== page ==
:: Buzzwords Archive: August 2013. Click here for the latest posts.

The Missing Links (published 31/08/2013)

Robert Coover on “The Colonel’s Daughter“. * Psychedelic Furs frontman turned painter Richard Butler interviewed. * The artist formerly known as Captain Beefheart. * Seamus Heaney R.I.P.: “‘The gift of writing is to be self-forgetful,’ he told me, ‘to get a surge of inner life or inner supply or unexpected sense of empowerment, to be afloat, to be out of yourself.'” * Future fictions. * Beckett’s obsession with chess. * An extract from Mark Fisher‘s long-awaited Ghosts of My Life: “Count back twenty-five years from 1980, and you are at the beginning of rock and roll. A record that sounded like Buddy Holly or Elvis in 1980 would have sounded out of time. Of course, such records were released in 1980, but they were marketed as retro. If the Arctic Monkeys weren’t positioned as a ‘retro’ group, it is partly because, by 2005, there was no ‘now’ with which to contrast their retrospection”. * Mark Fisher in conversation with Franco ‘Bifo’ Berardi. * Rachel Kushner and the Great American Novel. * Rachel Kushner in conversation with Laura Owens. * The Book I Never Read is out of print. * The lives and deaths of fictional artists. * Sarah Gerard on keeping a notebook. * Are we really all Mods now? * The making of Ready, Steady, Go. * Faces in the Crowd. * Marcel Duchamp in Herne Bay. * Are Andy Warhol‘s 15 minutes over? * Kenneth Goldsmith on John Cage. * An interview with Derek White of Calamari Press. * Barry Hannah. * 3:AM‘s David Winters on Gordon Lish: “Informed by the ideas of Gilles Deleuze and Julia Kristeva, he preached what his student Gary Lutz has called a ‘poetics of the sentence’ — an almost mystical attunement to language’s hidden rhythms and resonances”. * 3:AM‘s Greg Gerke on Louise Glück‘s poetry. * The Jean-Paul Sartre cookbook. * The poetics of sleep. * JM Coetzee on Paul Celan: “Does poetry offer a kind of knowledge different from that offered by history, and demand a different kind of receptivity? Is it possible to respond to poetry like Celan’s, even to translate it, without fully understanding it?” * Chris Power on Juan Rulfo: “‘In my life there are many silences,’ Susan Sontag quotes him as saying. ‘In my writing, too’.” * The making of Ezra Pound‘s “Make it new“. * 100 years of Dada. * Andrew Hodgson on Alexander Trocchi. * Lars Von Trier‘s early, experimental films. * Ever heard of Daniil Kharms? * Soviet space programme posters. * A penchant for Proust. * On RD Laing. * Nabokov‘s hand-drawn map of Joyce‘s Ulysses. * Nabokov reading from Lolita. * Geoff Dyer: “Longing is not always oriented toward the future. It can as easily be retrospective. You can long for what you have ­already experienced. Sexual fantasies, for example, are memories (sometimes slightly improved on) as often as they are inventions, albeit memories that are in danger of fading even as they are summoned. Nor is longing always person- or object-specific. You can be in a state of generalized longing with­out knowing quite what it is that you long for. This might be the purest form of longing, the most dif­ficult to assuage, the least susceptible to being brought to an end, the kind capable of lasting longest — so much so that it can become all but ­indistinguishable from a generalized ­condition of existence”. * Bobby Gillepsie (Primal Scream): “Punk did something to my mind. It really spoke to me; it was mine. If punk hadn’t happened, I probably would have just had a job in a factory — quite a sad fucking life”. * Marguerite Duras, the philosopher. * The Clash on London Calling. * JG Ballard‘s High Rise to be adapted to the screen. * Jonathan Lethem on reading matters. * A France Culture programme devoted to Georges Bataille. * Minor Threat live at CBGB’s, 1982. * Harry Matthews on translation. * On turning life into art. * Jenny Diski: “What if you answered the question ‘What do you do all day?’ with ‘Nothing’?”. * How to quit your job like Sherwood Anderson. * An interview with Marjorie Perloff. * Chris Marker The Owl’s Legacy. * The films of Guy Bourdin. * Walter Lure interviewed. * “Family PlanningDonald Duck-style by Walt Disney, 1967.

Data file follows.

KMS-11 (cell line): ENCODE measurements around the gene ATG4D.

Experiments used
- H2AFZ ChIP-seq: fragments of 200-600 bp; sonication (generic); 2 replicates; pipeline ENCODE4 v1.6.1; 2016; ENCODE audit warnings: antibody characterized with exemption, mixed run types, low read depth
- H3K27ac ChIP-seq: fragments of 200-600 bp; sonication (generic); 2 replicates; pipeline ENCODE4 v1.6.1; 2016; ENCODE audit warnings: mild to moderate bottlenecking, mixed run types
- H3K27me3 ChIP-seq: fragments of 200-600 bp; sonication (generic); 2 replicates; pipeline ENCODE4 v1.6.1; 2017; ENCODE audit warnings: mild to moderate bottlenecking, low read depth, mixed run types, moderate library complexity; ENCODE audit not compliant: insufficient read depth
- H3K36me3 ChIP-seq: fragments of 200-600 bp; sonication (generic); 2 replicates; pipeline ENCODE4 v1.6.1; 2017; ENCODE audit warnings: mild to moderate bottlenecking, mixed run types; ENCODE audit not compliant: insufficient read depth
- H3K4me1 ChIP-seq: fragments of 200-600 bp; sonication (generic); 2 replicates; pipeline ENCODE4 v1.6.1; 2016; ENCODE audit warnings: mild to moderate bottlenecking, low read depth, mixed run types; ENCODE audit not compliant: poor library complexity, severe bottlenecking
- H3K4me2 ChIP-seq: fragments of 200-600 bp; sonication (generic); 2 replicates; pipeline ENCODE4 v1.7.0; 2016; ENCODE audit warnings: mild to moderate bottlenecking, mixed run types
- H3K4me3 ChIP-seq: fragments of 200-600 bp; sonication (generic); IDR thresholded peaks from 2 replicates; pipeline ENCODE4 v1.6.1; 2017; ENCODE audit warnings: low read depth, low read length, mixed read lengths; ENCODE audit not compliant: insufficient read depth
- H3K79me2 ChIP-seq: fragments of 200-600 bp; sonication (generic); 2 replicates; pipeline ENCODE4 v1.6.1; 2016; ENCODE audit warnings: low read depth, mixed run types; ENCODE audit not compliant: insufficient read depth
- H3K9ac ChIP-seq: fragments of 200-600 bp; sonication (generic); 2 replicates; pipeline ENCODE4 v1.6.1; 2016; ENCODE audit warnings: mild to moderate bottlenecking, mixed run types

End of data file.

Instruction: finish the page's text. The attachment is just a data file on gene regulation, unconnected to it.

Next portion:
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3:am’s Summer Fiction Sampler (published 26/08/2013)

Time to Read

Gabriel Blackwell – from Madeleine E.

Rebecca Hattersley – Horizontal Transmission

Hugh Sheehy – Planning an Atlantic Funeral

Gary Lutz – Loo

Ken Sparling – It Came Out From My Head

Joanna Ruocco – Three Stories

David Peak – Fat of the Land

Miles Klee – Drone

***There were other wonderful stories published this summer–the above were those I served as editor for.

No London (published 18/08/2013)

Occasional 3:AM contributor, interviewee and general force of nature Lydia Lunch will be appearing at London’s Borderline on August 19 in her Retrovirus guise. Having worked with everyone from Nick Cave to Sonic Youth, expect electrifying material from Lydia’s classic units Teenage Jesus and the Jerks, 8-Eyed Spy and Shotgun Wedding, as well as touching on her 1980 solo debut Queen of Siam and various other projects right up to the present.